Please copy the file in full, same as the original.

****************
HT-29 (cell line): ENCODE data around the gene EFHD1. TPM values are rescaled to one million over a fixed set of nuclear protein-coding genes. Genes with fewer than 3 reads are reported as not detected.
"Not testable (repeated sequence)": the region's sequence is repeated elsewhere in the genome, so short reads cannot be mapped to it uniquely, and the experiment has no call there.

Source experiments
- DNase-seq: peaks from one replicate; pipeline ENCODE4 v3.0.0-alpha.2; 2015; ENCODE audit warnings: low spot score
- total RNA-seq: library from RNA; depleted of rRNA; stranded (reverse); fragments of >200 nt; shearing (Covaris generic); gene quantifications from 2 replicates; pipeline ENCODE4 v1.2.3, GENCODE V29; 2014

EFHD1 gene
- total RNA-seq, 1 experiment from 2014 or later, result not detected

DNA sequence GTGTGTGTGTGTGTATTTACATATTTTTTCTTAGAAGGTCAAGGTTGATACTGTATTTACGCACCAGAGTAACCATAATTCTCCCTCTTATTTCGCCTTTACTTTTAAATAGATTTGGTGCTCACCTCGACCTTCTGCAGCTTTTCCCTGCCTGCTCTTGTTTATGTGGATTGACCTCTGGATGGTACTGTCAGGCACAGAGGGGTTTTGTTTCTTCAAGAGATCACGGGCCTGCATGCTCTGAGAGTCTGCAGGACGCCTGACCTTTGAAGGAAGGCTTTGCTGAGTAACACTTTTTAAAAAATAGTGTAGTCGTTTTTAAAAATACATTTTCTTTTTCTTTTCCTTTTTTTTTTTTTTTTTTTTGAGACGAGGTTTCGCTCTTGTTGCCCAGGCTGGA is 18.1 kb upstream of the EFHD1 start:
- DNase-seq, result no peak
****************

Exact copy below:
HT-29 (cell line): ENCODE data around the gene EFHD1. TPM values are rescaled to one million over a fixed set of nuclear protein-coding genes. Genes with fewer than 3 reads are reported as not detected.
"Not testable (repeated sequence)": the region's sequence is repeated elsewhere in the genome, so short reads cannot be mapped to it uniquely, and the experiment has no call there.

Source experiments
- DNase-seq: peaks from one replicate; pipeline ENCODE4 v3.0.0-alpha.2; 2015; ENCODE audit warnings: low spot score
- total RNA-seq: library from RNA; depleted of rRNA; stranded (reverse); fragments of >200 nt; shearing (Covaris generic); gene quantifications from 2 replicates; pipeline ENCODE4 v1.2.3, GENCODE V29; 2014

EFHD1 gene
- total RNA-seq, 1 experiment from 2014 or later, result not detected

DNA sequence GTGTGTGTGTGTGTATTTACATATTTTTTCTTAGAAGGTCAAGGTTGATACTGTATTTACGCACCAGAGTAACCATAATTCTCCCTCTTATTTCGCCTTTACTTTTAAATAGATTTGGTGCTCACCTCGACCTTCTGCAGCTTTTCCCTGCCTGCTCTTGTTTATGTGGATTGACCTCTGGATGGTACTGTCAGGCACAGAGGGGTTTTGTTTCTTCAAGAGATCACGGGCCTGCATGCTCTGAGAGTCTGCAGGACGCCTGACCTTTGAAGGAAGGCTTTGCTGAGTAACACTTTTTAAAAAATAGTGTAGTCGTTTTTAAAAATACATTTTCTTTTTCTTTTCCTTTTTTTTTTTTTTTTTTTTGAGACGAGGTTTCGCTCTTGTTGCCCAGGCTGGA is 18.1 kb upstream of the EFHD1 start:
- DNase-seq, result no peak